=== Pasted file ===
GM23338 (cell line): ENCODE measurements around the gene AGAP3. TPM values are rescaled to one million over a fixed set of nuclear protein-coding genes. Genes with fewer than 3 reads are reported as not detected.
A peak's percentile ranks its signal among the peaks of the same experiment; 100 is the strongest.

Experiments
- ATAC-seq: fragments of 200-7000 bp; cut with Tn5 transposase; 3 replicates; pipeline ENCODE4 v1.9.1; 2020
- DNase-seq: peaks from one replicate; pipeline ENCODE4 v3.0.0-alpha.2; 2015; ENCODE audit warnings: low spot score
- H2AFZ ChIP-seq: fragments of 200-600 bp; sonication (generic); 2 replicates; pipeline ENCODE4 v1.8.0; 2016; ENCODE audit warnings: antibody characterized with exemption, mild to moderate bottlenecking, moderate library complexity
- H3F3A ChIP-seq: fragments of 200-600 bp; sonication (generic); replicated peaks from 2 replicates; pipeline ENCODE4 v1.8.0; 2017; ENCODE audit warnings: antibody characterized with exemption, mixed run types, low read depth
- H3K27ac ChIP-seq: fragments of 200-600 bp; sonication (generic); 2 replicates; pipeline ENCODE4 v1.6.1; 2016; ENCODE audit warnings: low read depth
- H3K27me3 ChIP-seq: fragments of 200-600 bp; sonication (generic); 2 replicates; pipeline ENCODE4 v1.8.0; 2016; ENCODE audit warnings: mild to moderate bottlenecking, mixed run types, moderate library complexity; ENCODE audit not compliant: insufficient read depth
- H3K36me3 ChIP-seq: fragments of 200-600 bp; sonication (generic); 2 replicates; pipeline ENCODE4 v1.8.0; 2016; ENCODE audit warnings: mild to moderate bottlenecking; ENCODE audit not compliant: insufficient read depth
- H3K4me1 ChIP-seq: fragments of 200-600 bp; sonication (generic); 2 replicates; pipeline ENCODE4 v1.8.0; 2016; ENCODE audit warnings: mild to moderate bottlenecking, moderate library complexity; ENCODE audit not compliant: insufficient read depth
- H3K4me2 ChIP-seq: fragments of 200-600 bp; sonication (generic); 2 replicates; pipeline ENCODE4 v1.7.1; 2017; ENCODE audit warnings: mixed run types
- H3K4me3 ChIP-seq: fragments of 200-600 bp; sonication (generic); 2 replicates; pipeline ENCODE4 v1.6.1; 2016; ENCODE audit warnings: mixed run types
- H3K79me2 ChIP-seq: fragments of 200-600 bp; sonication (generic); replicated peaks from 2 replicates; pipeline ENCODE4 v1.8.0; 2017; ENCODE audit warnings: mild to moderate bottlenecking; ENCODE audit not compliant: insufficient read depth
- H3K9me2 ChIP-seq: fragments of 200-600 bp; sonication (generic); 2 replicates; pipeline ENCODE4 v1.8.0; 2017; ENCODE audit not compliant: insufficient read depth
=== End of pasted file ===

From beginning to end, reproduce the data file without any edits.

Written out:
GM23338 (cell line): ENCODE measurements around the gene AGAP3. TPM values are rescaled to one million over a fixed set of nuclear protein-coding genes. Genes with fewer than 3 reads are reported as not detected.
A peak's percentile ranks its signal among the peaks of the same experiment; 100 is the strongest.

Experiments
- ATAC-seq: fragments of 200-7000 bp; cut with Tn5 transposase; 3 replicates; pipeline ENCODE4 v1.9.1; 2020
- DNase-seq: peaks from one replicate; pipeline ENCODE4 v3.0.0-alpha.2; 2015; ENCODE audit warnings: low spot score
- H2AFZ ChIP-seq: fragments of 200-600 bp; sonication (generic); 2 replicates; pipeline ENCODE4 v1.8.0; 2016; ENCODE audit warnings: antibody characterized with exemption, mild to moderate bottlenecking, moderate library complexity
- H3F3A ChIP-seq: fragments of 200-600 bp; sonication (generic); replicated peaks from 2 replicates; pipeline ENCODE4 v1.8.0; 2017; ENCODE audit warnings: antibody characterized with exemption, mixed run types, low read depth
- H3K27ac ChIP-seq: fragments of 200-600 bp; sonication (generic); 2 replicates; pipeline ENCODE4 v1.6.1; 2016; ENCODE audit warnings: low read depth
- H3K27me3 ChIP-seq: fragments of 200-600 bp; sonication (generic); 2 replicates; pipeline ENCODE4 v1.8.0; 2016; ENCODE audit warnings: mild to moderate bottlenecking, mixed run types, moderate library complexity; ENCODE audit not compliant: insufficient read depth
- H3K36me3 ChIP-seq: fragments of 200-600 bp; sonication (generic); 2 replicates; pipeline ENCODE4 v1.8.0; 2016; ENCODE audit warnings: mild to moderate bottlenecking; ENCODE audit not compliant: insufficient read depth
- H3K4me1 ChIP-seq: fragments of 200-600 bp; sonication (generic); 2 replicates; pipeline ENCODE4 v1.8.0; 2016; ENCODE audit warnings: mild to moderate bottlenecking, moderate library complexity; ENCODE audit not compliant: insufficient read depth
- H3K4me2 ChIP-seq: fragments of 200-600 bp; sonication (generic); 2 replicates; pipeline ENCODE4 v1.7.1; 2017; ENCODE audit warnings: mixed run types
- H3K4me3 ChIP-seq: fragments of 200-600 bp; sonication (generic); 2 replicates; pipeline ENCODE4 v1.6.1; 2016; ENCODE audit warnings: mixed run types
- H3K79me2 ChIP-seq: fragments of 200-600 bp; sonication (generic); replicated peaks from 2 replicates; pipeline ENCODE4 v1.8.0; 2017; ENCODE audit warnings: mild to moderate bottlenecking; ENCODE audit not compliant: insufficient read depth
- H3K9me2 ChIP-seq: fragments of 200-600 bp; sonication (generic); 2 replicates; pipeline ENCODE4 v1.8.0; 2017; ENCODE audit not compliant: insufficient read depth